It’s About Time

Ruth Wong

Simple rules for shopping

If you could live your life over again, what would you do differently? One thing I'd do differently is to hire a wardrobe consultant. I say this because of what I've found in my closet.

Two weeks ago when I encouraged you to spring-clean and brighten your closet, did you? What did you find in your closet?

Did you, as I did, find clothes that were once friends but had since become acquaintances or strangers? Were there too many "mistakes" that should never have been purchased in the first place? Were items still there because you forgot to return them to the store or because you couldn't find the receipt?

If we were to add up the sum total dollars of the clothes in our closets, many of us would be amazed and alarmed.

I remember doing this some years ago, and as I tallied up the cost of my closet contents, I expected the sum total to run into the hundreds of dollars. To my dismay, the total easily ran into the thousands of dollars.

For me to realize that I had spent all that money and to feel that I had nothing to wear was discouraging. What had I been doing? Had I been shopping just to shop? Buying just to buy?

Now, I'm an organizational consultant and not a wardrobe consultant, but since I've had so much experience in making mistakes, I'd like you to benefit from them, saving some time and money.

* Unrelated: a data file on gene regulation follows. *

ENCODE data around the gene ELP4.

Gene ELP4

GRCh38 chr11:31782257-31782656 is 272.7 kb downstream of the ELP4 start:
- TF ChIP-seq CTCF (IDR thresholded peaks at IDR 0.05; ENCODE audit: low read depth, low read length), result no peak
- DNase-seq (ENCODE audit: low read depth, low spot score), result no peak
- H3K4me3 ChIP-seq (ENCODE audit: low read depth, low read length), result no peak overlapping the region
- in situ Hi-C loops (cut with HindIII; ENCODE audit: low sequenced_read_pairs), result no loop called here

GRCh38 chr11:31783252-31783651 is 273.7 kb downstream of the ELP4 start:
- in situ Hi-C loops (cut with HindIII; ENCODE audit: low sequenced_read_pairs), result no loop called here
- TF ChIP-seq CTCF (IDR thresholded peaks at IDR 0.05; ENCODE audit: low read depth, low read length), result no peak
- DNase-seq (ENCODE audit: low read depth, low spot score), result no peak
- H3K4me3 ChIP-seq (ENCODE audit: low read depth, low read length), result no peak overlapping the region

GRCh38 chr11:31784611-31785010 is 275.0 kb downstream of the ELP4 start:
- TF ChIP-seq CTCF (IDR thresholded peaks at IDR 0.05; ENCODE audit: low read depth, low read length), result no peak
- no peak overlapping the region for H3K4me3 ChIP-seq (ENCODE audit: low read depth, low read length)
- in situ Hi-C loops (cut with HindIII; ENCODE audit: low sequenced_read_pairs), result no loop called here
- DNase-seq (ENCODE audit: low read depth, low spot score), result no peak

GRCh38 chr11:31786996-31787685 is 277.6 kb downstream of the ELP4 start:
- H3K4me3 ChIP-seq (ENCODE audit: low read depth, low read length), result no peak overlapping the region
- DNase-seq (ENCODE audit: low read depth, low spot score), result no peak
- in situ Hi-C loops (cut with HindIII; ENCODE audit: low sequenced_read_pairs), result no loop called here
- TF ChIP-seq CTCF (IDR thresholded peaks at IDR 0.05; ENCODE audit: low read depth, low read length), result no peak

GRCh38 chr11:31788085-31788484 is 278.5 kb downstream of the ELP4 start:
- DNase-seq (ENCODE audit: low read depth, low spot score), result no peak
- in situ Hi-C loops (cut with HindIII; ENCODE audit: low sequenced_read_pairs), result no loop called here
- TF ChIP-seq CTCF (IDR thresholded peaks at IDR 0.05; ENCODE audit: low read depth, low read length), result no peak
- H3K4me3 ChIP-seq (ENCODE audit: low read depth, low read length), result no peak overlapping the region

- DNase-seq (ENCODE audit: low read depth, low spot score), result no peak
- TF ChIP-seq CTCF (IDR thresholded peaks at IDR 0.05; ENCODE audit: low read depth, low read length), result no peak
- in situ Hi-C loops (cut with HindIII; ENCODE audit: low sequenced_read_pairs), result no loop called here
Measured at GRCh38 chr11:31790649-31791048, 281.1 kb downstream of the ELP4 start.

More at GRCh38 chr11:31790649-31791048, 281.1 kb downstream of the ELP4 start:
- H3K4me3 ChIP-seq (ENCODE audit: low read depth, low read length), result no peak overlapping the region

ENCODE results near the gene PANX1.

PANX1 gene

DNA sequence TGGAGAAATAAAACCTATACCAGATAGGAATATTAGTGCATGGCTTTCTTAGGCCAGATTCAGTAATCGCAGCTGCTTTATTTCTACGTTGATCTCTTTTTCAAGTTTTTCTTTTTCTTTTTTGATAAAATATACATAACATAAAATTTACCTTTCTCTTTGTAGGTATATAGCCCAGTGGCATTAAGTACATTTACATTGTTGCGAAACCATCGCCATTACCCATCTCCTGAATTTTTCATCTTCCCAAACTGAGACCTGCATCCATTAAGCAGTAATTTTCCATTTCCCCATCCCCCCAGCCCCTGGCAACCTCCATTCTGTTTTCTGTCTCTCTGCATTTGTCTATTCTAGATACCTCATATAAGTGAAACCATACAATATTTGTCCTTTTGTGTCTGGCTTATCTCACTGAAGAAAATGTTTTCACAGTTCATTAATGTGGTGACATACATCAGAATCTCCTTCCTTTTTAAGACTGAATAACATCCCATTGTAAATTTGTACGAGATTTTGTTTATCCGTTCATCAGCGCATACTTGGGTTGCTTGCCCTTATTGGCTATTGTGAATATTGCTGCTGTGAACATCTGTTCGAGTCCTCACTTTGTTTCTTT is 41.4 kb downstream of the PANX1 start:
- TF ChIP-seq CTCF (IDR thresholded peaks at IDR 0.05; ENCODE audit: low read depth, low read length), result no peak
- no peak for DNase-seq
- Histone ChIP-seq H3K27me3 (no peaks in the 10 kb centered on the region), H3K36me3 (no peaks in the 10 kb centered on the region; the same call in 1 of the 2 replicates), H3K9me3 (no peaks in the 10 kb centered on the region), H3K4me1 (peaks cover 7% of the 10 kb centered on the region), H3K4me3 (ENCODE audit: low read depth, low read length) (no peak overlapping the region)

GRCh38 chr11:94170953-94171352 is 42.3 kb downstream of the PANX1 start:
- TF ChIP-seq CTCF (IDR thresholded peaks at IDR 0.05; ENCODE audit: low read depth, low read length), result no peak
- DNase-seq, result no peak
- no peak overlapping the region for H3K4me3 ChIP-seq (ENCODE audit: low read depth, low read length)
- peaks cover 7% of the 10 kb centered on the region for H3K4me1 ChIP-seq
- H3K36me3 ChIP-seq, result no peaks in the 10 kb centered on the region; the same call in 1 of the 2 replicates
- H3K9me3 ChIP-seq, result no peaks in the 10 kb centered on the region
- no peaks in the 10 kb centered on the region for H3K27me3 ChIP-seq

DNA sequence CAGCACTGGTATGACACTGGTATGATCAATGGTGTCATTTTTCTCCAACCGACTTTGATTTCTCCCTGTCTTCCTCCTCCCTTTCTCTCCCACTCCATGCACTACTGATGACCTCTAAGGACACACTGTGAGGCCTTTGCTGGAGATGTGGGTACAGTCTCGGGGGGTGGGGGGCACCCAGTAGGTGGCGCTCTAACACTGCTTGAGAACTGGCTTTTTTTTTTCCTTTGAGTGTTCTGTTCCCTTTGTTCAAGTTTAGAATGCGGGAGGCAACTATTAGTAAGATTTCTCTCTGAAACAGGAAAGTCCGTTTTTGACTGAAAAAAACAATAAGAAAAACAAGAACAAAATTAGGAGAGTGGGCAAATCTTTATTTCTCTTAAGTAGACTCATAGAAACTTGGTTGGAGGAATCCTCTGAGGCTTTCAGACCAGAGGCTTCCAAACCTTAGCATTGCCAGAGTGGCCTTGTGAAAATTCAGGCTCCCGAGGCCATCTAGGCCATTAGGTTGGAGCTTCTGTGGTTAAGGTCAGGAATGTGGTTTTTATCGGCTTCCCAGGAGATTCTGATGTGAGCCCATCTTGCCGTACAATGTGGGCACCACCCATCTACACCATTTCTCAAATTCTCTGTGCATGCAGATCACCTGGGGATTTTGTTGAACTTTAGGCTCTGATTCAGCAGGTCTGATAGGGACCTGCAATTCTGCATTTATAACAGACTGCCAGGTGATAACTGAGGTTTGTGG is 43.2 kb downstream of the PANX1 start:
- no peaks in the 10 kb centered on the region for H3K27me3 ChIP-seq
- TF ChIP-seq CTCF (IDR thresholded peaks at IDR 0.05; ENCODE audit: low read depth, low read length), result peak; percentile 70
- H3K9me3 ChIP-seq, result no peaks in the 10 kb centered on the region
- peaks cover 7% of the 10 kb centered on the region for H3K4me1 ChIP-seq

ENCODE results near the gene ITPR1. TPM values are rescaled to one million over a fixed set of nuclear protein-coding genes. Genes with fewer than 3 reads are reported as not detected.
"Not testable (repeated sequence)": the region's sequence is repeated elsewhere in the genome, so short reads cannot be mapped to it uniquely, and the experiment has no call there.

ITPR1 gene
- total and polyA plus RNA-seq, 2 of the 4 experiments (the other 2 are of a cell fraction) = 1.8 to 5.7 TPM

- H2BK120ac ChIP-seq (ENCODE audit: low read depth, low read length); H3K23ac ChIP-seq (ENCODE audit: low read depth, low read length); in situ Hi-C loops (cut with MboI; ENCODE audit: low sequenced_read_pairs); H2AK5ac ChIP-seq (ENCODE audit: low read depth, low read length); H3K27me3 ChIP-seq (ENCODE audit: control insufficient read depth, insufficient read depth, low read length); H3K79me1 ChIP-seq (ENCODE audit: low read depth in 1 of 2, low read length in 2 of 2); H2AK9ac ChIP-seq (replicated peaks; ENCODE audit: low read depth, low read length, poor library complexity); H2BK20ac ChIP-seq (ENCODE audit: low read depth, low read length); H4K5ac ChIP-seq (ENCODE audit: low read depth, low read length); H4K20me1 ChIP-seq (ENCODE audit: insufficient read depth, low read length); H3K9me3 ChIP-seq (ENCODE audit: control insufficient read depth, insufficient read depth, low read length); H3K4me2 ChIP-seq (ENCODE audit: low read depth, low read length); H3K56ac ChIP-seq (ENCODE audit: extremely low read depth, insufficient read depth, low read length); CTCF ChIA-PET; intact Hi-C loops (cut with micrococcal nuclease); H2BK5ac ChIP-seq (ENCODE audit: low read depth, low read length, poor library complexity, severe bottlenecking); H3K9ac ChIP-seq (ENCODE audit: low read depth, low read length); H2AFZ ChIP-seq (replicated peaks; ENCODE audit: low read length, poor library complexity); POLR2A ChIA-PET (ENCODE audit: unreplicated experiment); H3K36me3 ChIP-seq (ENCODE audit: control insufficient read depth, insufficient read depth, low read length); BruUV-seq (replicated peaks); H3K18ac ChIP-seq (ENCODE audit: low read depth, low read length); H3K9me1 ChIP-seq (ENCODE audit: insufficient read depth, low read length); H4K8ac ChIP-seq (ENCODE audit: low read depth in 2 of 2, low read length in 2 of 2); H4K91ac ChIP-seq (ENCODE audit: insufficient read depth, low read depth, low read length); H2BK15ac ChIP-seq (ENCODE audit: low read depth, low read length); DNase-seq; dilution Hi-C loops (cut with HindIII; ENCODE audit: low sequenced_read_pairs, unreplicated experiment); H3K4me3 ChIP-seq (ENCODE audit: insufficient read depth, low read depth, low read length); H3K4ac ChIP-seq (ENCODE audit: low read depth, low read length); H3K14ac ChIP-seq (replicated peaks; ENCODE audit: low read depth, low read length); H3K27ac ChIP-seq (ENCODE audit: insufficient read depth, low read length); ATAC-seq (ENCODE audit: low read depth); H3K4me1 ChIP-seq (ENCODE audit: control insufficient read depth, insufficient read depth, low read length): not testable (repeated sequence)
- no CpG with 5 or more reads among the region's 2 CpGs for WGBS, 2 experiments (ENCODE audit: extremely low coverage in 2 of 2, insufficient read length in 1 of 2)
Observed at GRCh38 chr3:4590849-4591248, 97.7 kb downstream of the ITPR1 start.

Here are my "Rules for Shopping":

1. Shop with a purpose. Know what gaps in your wardrobe need to be filled. Of course, if you find something that's not on your list but that fulfills the following rules, and if your budget allows, go ahead and consider it.

2. Know what your best colors are. Color doesn't cost a thing. For the same price, you can buy a color that flatters you or one that looks drab and uncomplimentary.

3. Don't buy too many similar items. In my closet I found a dozen black knit tops, each with a slight variation in neckline, sleeve or length. "Good grief," I thought. "How many black knit tops do I really need?" Not that many, for sure!

4. Don't buy just because something's a bargain. It really isn't a bargain if it ends up sitting in the closet, unworn. Ask yourself if you love the item or just love the price.

5. Think quality, not quantity.

6. Don't misplace your store receipt. I paper-clip mine to accompanying price tags so they're easy to find if I need to exchange or return an item.

7. Last, but perhaps most important: Don't buy those things you can live with; buy those things you can't live without.

I first heard this saying in reference to marriage: "Don't marry the person you can live with; marry the person you can't live without" (a good rule in itself), but, being an organizer, I've applied it to shopping. This one criterion eliminates a lot of so-so choices in our purchases as well as in potential spouses!

As you can see, the shopping rules don't apply just to clothing. They can apply to any purchase. I encourage you to shop wisely and purposefully. You'll have less clutter in your homes and closets, less to take care of or lament, and more time and money for things most important to you.

Happy and wise shopping. See you in two weeks!

"It's About Time," by Ruth Wong, owner of Organization Plus, runs the fourth Friday of each month. Contact her at "It's About Time," care of the Honolulu Star-Bulletin, 7 Waterfront Plaza, Suite 210, Honolulu 96813; or e-mail


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